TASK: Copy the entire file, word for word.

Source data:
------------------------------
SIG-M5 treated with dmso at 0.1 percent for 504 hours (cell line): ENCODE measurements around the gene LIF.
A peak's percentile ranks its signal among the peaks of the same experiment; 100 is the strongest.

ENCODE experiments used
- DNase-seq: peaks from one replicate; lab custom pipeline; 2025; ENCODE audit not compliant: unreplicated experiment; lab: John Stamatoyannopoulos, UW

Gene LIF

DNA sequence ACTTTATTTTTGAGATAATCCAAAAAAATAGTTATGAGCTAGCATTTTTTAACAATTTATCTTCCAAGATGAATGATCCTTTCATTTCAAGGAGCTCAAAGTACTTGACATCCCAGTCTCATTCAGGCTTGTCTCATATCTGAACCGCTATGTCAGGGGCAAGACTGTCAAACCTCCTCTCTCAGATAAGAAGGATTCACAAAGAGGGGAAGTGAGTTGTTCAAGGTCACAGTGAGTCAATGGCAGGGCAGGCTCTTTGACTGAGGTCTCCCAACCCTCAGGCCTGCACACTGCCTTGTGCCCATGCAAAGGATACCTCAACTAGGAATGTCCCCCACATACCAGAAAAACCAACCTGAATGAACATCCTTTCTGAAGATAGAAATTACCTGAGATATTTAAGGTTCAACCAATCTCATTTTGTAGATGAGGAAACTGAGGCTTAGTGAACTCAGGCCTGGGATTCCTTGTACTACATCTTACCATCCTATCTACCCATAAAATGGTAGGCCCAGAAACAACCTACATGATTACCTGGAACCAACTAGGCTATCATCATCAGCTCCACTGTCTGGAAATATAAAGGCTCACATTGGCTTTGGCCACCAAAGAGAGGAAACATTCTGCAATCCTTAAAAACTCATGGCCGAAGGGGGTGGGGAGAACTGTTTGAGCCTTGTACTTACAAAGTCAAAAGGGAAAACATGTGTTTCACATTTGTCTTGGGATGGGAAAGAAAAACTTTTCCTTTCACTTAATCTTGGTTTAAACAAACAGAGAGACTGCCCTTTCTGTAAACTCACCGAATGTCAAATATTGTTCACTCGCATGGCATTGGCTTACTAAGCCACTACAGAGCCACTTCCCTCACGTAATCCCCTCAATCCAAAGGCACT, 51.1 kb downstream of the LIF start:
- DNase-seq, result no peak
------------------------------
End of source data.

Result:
SIG-M5 treated with dmso at 0.1 percent for 504 hours (cell line): ENCODE measurements around the gene LIF.
A peak's percentile ranks its signal among the peaks of the same experiment; 100 is the strongest.

ENCODE experiments used
- DNase-seq: peaks from one replicate; lab custom pipeline; 2025; ENCODE audit not compliant: unreplicated experiment; lab: John Stamatoyannopoulos, UW

Gene LIF

DNA sequence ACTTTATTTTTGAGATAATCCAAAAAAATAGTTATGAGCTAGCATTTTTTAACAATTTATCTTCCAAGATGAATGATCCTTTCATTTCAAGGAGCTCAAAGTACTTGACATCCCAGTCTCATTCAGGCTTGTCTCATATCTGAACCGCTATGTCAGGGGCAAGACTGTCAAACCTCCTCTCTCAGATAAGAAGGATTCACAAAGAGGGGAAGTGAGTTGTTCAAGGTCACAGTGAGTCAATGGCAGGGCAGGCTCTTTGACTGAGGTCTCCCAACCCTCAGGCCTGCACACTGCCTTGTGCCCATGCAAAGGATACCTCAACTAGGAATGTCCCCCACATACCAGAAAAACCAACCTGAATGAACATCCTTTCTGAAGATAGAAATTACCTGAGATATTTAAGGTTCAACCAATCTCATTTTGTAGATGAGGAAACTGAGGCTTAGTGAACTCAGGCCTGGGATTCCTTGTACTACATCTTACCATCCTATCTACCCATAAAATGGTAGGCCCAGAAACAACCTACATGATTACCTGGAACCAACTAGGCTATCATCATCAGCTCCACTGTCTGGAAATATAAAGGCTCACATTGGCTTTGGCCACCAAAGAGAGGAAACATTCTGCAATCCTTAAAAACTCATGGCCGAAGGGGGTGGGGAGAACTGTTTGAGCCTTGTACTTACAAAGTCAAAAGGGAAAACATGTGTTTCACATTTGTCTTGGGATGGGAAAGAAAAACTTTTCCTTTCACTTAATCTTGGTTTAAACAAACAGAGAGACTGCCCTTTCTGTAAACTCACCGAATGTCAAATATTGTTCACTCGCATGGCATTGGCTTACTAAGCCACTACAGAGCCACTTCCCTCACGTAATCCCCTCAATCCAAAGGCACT, 51.1 kb downstream of the LIF start:
- DNase-seq, result no peak